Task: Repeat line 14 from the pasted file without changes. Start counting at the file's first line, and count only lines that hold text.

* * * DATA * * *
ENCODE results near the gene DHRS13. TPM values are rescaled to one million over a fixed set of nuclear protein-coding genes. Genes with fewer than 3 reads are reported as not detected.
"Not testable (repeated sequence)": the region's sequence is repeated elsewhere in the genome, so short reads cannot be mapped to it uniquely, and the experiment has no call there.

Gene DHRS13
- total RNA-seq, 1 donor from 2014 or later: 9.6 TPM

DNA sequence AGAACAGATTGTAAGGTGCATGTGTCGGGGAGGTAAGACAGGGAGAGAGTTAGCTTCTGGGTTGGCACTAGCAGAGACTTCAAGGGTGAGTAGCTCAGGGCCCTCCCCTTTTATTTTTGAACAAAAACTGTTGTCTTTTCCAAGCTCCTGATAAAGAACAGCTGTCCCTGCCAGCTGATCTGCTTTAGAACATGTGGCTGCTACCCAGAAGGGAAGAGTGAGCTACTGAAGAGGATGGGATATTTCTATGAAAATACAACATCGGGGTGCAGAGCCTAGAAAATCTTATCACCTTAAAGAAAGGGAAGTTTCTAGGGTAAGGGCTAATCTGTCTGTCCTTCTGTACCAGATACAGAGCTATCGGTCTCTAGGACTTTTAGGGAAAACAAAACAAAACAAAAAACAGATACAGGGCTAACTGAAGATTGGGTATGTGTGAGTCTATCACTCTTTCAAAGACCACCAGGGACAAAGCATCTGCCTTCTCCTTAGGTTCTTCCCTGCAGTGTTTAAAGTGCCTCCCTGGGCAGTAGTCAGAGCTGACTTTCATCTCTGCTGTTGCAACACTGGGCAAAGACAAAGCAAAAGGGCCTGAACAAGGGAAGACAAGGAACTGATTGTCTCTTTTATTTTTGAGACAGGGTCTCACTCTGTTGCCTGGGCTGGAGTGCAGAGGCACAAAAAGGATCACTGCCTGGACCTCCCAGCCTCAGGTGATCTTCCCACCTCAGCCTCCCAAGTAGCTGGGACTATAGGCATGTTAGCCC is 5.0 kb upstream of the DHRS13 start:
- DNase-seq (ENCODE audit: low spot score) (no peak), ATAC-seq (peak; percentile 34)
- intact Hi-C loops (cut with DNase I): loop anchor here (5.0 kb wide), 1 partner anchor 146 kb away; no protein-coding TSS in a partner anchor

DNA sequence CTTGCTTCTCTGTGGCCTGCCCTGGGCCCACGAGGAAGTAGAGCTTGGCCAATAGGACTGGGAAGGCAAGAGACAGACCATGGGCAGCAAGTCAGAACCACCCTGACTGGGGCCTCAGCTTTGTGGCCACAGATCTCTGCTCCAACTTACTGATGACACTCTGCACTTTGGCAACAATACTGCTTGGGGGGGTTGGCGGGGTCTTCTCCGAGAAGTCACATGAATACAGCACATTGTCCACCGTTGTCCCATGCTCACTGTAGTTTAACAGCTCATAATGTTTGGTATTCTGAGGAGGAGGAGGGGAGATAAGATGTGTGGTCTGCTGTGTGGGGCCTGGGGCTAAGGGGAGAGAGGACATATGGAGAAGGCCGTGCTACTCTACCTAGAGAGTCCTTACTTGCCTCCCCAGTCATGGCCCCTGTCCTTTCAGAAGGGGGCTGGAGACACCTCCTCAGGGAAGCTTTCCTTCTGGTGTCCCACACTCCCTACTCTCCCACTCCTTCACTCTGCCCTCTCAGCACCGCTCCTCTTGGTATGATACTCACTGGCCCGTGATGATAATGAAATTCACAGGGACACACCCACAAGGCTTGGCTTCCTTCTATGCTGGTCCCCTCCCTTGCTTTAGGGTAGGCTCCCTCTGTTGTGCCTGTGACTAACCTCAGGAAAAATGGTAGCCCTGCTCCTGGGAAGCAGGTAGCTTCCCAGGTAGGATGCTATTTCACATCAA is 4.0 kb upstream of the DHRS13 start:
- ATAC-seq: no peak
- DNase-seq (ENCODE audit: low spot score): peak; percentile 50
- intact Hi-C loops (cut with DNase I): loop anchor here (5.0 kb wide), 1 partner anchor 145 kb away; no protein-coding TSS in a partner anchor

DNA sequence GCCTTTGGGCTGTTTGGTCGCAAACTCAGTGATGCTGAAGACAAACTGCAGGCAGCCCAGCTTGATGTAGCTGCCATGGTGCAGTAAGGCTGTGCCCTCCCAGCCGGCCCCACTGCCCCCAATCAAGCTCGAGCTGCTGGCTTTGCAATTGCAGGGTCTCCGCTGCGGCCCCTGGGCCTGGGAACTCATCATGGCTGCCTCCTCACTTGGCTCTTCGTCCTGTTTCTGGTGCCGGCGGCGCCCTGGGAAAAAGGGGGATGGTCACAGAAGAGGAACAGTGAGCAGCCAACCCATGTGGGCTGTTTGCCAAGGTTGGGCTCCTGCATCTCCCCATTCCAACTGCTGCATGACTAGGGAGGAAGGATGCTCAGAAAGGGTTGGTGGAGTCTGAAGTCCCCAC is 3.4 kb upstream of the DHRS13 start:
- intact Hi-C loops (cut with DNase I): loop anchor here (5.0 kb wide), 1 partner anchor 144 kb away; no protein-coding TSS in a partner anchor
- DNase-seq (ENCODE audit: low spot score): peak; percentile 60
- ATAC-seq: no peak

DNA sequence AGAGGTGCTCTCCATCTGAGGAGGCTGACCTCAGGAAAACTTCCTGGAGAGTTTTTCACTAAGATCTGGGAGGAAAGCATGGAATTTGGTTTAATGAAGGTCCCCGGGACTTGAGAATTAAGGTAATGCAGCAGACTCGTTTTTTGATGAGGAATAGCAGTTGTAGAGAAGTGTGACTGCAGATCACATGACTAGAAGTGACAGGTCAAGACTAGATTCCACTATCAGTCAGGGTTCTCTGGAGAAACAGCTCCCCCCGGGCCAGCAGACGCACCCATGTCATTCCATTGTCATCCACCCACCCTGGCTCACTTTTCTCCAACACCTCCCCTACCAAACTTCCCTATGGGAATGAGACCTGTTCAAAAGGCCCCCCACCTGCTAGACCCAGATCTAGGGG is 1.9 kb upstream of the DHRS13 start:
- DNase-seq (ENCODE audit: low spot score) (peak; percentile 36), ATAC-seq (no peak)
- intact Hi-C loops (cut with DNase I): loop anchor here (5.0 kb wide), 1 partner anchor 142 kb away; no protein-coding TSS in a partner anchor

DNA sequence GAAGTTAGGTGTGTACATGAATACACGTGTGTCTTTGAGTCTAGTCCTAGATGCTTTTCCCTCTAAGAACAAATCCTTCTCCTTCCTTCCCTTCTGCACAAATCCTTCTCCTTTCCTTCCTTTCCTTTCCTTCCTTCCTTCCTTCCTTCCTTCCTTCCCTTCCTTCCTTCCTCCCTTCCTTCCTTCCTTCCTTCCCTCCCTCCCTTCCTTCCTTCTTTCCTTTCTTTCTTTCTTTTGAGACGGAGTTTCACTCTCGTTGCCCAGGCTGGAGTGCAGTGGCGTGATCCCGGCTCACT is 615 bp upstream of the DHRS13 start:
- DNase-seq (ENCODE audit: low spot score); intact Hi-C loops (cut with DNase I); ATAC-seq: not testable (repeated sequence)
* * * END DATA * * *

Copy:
- DNase-seq (ENCODE audit: low spot score): peak; percentile 60